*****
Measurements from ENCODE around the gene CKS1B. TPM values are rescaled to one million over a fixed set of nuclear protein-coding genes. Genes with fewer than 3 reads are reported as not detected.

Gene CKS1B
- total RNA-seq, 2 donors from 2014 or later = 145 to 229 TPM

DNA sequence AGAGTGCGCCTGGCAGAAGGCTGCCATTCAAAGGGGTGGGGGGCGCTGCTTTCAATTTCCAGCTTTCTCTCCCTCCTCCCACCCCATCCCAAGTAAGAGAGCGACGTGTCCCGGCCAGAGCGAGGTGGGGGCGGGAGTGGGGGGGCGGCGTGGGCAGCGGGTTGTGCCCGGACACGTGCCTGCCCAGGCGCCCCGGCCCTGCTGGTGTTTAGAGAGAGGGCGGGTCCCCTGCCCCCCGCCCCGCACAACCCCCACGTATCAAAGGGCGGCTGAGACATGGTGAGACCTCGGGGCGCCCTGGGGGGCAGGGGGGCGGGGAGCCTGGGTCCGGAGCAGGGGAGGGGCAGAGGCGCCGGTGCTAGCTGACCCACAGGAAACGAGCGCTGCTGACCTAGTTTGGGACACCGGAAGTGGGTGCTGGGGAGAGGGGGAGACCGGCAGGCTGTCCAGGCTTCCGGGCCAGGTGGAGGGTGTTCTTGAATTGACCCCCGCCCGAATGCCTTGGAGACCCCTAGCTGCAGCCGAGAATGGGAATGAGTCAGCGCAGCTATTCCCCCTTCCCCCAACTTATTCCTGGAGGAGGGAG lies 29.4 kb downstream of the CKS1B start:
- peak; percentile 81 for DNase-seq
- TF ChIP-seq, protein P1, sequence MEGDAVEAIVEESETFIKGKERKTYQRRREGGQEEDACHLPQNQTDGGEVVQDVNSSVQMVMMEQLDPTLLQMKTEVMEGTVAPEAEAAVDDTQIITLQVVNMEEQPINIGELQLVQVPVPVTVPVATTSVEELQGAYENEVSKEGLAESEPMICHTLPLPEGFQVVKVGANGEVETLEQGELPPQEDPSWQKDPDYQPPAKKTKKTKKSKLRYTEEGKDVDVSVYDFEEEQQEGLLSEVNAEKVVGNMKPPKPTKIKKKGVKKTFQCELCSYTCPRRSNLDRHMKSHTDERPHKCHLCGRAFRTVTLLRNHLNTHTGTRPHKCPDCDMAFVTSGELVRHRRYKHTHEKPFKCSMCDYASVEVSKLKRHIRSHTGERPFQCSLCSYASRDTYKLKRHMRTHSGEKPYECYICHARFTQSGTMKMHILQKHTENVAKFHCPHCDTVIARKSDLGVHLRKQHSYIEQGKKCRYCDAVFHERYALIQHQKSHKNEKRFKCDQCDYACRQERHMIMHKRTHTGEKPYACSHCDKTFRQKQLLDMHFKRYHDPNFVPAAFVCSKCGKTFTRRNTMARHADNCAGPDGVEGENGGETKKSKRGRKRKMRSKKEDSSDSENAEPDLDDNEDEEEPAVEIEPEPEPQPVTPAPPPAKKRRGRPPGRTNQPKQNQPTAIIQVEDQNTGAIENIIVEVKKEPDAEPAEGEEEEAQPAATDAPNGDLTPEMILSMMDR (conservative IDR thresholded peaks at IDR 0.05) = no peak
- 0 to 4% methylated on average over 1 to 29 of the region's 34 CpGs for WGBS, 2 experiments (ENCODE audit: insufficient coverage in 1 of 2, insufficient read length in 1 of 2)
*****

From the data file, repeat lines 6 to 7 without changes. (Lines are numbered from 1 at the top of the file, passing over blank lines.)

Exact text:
- TF ChIP-seq, protein P1, sequence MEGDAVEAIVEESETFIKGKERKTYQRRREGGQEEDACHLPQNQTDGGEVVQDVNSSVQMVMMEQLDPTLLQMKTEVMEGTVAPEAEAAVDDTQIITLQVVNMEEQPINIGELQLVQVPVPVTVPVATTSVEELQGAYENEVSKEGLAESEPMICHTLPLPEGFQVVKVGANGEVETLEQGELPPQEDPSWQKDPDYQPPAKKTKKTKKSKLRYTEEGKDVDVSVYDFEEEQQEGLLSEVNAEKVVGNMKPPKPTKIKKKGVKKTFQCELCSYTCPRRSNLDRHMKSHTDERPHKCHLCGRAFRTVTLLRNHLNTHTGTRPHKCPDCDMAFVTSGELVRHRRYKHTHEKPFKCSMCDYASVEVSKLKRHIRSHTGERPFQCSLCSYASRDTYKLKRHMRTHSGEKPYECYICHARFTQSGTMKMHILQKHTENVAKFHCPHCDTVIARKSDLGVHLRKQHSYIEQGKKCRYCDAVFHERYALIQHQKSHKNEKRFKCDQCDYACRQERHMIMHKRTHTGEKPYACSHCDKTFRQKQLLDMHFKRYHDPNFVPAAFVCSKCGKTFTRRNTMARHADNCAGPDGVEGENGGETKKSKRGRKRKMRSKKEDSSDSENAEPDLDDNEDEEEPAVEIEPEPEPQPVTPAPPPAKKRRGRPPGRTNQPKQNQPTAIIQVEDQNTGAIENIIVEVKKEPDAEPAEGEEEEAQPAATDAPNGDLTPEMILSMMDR (conservative IDR thresholded peaks at IDR 0.05) = no peak
- 0 to 4% methylated on average over 1 to 29 of the region's 34 CpGs for WGBS, 2 experiments (ENCODE audit: insufficient coverage in 1 of 2, insufficient read length in 1 of 2)